3 Rules For Making An Offer On A Home

Posted on: 10 November 2016


When you start looking at homes, it can be intimidating to make your first offer. You may not want to appear too eager to get the best price on a home. At the same time, you do not want to miss out on a home that you actually want by playing hard-to-get. Your buyer's agent should be able to help you present a reasonable offer for a home. However, there are some general rules that you should follow to make sure that you are expressing the right amount of interest in a potential home. 

Make an Offer After You Have Looked at the Home 2-3 Times 

Making an offer on a home after seeing it once shows that you are eager to get the home and may put you in a poor bargaining position. It is reasonable to request to see a home that you are interested in at least two times, preferably at different times of the day, such as once in the early afternoon and again in the evening. However, if you continue to request viewings without making an offer, both your real estate agent and the buyer may wonder if you are serious about buying and may think that you are wasting their time. 

Use Your Realtor's Expertise When Deciding How Much to Offer 

You will rarely want to offer the exact asking price to a seller. Most often, you will want to bid slightly below the asking price. However, for a particularly desirable property, you may make an offer slightly over the asking price. Many new home buyers try to seriously low-ball sellers as a way to show that they are not about to be taken advantage of. However, this can turn off a seller and make you miss out on the home you want. Take advantage of your realtor's experience with similar-quality homes in the neighborhood to create a realistic and fair bid.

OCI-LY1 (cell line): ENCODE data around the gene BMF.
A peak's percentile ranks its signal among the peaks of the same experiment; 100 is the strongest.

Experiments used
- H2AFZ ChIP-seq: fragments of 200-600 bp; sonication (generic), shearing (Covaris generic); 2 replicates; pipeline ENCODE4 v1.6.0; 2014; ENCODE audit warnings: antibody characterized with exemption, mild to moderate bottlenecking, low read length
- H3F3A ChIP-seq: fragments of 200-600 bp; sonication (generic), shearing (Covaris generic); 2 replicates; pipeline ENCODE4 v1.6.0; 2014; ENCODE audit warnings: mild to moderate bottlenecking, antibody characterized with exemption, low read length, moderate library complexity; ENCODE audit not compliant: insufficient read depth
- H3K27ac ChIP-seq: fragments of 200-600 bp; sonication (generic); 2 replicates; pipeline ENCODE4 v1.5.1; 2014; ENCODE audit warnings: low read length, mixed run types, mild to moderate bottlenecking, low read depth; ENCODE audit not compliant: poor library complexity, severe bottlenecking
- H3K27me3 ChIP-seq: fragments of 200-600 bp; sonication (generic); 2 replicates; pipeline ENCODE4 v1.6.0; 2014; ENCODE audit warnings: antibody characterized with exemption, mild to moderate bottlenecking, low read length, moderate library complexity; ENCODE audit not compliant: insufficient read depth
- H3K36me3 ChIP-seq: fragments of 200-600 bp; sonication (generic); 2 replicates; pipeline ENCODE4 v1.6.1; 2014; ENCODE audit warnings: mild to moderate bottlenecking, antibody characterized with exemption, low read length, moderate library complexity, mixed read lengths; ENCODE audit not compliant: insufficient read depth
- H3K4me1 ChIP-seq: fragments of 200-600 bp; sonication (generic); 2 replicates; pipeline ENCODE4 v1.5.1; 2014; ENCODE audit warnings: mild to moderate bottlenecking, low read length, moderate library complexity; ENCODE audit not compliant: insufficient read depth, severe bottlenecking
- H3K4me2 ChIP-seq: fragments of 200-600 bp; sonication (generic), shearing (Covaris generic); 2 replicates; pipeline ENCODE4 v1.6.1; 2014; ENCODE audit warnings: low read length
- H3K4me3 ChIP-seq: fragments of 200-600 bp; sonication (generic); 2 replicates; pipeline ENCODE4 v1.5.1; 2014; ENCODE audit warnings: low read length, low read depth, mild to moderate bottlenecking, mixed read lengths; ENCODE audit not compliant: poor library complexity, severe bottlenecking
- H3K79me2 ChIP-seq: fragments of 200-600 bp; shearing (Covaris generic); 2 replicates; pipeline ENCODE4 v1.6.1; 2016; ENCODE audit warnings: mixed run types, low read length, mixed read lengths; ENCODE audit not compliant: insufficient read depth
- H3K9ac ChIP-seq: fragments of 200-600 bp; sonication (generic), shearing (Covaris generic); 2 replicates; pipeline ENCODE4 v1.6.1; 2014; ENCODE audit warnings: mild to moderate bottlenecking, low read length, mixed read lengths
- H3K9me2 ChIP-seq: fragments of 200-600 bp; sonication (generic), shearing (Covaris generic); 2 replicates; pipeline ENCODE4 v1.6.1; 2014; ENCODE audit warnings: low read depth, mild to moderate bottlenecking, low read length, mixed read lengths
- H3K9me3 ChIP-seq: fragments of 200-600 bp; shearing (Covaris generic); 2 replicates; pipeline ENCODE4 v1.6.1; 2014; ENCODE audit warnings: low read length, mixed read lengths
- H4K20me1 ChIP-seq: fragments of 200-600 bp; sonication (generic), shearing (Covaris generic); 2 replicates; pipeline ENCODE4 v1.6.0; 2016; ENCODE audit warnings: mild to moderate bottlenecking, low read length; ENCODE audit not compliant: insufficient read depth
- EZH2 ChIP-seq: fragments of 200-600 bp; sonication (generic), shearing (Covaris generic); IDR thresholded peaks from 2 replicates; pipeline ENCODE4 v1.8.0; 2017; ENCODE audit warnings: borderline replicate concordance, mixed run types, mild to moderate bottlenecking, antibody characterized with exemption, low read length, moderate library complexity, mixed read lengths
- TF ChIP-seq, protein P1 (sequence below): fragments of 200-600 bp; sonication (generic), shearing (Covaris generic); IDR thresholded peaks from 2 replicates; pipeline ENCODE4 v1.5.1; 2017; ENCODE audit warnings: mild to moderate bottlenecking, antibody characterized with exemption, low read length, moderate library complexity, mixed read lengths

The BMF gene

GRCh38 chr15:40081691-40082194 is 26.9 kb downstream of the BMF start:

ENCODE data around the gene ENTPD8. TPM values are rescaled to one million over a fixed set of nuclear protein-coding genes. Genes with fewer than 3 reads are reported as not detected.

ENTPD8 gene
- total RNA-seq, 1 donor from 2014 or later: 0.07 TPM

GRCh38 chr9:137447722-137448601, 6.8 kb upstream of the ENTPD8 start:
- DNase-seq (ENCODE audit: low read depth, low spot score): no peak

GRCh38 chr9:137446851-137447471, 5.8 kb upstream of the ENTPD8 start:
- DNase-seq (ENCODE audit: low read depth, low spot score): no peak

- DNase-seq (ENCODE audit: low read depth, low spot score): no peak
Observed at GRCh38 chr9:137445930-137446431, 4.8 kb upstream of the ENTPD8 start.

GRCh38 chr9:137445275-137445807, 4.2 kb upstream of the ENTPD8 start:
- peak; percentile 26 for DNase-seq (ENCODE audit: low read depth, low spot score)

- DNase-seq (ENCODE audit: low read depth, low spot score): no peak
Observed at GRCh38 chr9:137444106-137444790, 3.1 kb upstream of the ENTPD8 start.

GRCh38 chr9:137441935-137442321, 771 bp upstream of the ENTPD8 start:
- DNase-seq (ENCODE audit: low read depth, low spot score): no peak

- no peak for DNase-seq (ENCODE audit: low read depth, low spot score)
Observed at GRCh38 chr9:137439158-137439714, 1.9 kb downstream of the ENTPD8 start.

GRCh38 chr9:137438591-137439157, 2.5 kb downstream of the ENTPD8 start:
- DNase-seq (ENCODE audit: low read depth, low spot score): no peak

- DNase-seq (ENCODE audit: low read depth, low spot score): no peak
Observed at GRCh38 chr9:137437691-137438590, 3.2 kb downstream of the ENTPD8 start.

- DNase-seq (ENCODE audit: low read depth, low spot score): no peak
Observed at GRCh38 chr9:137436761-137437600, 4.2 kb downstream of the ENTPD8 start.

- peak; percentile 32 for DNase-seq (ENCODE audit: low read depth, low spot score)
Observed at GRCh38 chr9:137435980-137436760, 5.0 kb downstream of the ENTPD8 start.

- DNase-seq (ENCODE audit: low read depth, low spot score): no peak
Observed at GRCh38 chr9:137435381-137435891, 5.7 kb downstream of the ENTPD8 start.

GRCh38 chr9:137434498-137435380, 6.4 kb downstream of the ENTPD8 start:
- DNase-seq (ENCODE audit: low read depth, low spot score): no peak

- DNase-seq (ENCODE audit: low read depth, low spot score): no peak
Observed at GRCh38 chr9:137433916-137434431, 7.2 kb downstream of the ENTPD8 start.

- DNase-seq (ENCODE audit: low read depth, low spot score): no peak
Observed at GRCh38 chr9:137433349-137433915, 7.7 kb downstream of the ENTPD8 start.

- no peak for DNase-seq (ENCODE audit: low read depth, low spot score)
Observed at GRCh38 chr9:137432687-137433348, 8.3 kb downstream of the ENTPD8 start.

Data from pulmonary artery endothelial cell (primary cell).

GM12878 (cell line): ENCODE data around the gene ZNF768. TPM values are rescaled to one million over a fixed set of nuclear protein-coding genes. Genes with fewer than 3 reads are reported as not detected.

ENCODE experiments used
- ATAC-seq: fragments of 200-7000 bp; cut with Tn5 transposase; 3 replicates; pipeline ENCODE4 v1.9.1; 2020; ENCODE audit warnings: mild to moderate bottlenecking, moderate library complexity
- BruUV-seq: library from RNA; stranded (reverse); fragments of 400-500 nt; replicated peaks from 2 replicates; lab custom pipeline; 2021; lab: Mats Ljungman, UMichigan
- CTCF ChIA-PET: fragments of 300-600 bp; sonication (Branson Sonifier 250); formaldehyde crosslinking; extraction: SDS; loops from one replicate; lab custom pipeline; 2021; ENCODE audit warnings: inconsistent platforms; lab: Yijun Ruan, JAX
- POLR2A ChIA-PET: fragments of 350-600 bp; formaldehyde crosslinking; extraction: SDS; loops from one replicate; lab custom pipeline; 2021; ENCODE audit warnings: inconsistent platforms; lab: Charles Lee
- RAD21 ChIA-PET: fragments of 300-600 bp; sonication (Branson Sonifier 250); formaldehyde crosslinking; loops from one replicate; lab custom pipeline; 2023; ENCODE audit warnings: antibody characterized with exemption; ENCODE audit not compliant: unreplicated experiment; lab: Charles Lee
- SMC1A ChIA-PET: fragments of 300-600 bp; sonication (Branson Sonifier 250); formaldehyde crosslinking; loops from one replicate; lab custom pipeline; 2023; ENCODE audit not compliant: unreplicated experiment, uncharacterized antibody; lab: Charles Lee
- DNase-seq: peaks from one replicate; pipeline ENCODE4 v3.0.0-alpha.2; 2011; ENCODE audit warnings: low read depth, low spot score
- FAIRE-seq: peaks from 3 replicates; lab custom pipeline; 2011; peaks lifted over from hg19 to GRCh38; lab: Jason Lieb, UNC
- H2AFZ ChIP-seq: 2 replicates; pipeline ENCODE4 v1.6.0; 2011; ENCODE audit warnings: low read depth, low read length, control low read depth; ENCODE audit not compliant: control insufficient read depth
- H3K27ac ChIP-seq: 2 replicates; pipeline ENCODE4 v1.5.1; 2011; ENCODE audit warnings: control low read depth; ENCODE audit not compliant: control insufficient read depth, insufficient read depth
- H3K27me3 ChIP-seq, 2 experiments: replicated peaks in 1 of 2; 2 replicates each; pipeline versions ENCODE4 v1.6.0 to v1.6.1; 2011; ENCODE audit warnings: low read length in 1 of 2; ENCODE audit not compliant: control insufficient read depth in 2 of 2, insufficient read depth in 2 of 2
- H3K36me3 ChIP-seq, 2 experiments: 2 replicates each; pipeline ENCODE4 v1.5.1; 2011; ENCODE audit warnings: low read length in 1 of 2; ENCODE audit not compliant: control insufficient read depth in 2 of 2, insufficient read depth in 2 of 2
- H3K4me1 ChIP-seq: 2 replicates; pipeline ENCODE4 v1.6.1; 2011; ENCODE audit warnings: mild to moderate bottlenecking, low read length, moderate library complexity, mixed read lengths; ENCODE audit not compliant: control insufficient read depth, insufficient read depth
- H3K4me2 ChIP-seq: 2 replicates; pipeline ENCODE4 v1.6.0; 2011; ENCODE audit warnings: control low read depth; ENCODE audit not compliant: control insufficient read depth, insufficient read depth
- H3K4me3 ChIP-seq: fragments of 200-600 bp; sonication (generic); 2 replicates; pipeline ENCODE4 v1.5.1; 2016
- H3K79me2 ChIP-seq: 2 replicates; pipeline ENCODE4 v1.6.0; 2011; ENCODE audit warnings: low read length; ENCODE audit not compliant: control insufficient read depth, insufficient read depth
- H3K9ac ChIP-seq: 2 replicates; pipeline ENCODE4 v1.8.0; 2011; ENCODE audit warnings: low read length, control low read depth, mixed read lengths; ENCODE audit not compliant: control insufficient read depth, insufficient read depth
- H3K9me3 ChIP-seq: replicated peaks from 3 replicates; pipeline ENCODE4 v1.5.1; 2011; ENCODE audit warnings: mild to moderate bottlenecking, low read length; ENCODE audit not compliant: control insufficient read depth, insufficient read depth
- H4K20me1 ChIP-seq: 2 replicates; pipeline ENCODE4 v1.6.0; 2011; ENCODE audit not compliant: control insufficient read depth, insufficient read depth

Consider Obvious Repairs When Making Your Offer 

Some buyers try to lower their bid after a home inspection reveals repairs that should have been obvious to them since the initial viewing. If there are repairs you know you will have to make, you should account for that in your initial bid instead of planning to lower your offer after a home inspection. Lowering your offer after a home inspection should only be done if an unexpected problem shows up during the inspection.